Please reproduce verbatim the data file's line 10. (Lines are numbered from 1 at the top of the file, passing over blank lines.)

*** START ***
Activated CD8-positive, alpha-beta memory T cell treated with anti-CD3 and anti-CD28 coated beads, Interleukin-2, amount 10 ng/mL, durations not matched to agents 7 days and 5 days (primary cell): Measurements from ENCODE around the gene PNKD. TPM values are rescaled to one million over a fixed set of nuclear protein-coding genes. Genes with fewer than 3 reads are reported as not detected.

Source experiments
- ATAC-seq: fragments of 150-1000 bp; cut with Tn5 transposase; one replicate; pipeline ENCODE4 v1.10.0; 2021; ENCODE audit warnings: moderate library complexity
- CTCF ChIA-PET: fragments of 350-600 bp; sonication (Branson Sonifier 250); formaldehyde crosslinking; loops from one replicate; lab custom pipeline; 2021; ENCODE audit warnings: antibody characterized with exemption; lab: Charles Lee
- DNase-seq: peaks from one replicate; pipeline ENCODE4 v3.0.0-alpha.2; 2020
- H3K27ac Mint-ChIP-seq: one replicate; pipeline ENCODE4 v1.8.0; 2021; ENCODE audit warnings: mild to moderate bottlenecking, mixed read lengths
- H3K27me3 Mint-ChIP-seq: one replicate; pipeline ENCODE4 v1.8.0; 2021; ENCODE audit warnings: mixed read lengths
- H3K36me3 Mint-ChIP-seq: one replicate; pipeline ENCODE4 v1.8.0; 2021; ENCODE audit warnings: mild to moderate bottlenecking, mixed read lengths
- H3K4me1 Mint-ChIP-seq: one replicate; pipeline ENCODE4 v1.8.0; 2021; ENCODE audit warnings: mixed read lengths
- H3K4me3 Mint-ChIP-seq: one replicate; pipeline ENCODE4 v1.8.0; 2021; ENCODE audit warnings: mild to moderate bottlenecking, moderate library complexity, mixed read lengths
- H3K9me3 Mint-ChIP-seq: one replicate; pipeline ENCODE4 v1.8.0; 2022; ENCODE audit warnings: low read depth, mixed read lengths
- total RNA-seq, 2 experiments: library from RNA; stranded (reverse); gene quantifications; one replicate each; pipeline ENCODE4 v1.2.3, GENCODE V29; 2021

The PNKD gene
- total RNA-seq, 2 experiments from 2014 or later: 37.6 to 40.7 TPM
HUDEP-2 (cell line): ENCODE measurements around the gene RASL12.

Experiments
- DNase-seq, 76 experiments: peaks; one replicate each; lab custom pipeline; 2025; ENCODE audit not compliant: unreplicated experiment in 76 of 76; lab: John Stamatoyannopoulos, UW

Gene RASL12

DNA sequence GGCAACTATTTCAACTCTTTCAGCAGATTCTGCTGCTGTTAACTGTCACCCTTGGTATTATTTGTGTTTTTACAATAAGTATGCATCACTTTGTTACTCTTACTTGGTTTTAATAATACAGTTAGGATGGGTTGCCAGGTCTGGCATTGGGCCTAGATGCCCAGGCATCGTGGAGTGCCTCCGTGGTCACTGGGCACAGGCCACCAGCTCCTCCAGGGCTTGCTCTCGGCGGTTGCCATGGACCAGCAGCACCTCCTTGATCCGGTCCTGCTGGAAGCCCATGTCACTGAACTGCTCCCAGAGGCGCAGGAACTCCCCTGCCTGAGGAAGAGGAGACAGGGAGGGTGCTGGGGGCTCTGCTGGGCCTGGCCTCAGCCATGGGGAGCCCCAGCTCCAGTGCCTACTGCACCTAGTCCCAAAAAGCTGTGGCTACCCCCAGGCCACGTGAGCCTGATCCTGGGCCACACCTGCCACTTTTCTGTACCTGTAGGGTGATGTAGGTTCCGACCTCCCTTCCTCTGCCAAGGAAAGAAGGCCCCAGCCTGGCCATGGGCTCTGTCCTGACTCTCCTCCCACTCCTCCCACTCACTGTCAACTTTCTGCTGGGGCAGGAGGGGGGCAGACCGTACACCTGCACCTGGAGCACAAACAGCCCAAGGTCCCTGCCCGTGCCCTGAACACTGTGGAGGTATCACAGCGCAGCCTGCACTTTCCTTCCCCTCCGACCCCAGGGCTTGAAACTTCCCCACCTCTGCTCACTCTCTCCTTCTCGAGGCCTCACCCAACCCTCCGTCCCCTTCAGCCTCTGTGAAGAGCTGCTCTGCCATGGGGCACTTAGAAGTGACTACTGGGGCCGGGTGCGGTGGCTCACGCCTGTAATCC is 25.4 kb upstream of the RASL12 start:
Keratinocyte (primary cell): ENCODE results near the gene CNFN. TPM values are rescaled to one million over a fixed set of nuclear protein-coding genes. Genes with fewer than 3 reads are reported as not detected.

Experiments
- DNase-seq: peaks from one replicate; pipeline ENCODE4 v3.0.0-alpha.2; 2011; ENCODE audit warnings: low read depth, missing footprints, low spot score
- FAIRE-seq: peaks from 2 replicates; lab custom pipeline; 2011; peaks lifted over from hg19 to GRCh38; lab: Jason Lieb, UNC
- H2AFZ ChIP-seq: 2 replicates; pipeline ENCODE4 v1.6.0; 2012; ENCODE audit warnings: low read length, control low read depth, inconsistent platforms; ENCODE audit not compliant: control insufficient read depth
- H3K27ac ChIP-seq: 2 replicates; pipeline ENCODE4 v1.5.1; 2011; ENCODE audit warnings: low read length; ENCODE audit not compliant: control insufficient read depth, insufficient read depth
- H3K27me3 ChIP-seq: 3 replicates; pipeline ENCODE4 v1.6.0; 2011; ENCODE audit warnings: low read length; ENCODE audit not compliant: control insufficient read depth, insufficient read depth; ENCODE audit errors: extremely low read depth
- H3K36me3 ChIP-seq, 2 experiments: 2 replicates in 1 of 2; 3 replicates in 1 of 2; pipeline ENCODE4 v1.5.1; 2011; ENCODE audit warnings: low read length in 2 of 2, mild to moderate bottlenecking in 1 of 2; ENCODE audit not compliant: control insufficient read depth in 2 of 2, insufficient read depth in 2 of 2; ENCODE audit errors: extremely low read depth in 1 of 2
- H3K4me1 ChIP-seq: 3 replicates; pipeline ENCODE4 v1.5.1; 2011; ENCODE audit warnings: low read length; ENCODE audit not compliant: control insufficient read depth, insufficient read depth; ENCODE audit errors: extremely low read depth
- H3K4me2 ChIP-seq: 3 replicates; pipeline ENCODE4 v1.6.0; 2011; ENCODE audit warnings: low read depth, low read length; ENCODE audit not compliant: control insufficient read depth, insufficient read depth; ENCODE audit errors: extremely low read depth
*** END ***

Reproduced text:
- H3K4me3 Mint-ChIP-seq: one replicate; pipeline ENCODE4 v1.8.0; 2021; ENCODE audit warnings: mild to moderate bottlenecking, moderate library complexity, mixed read lengths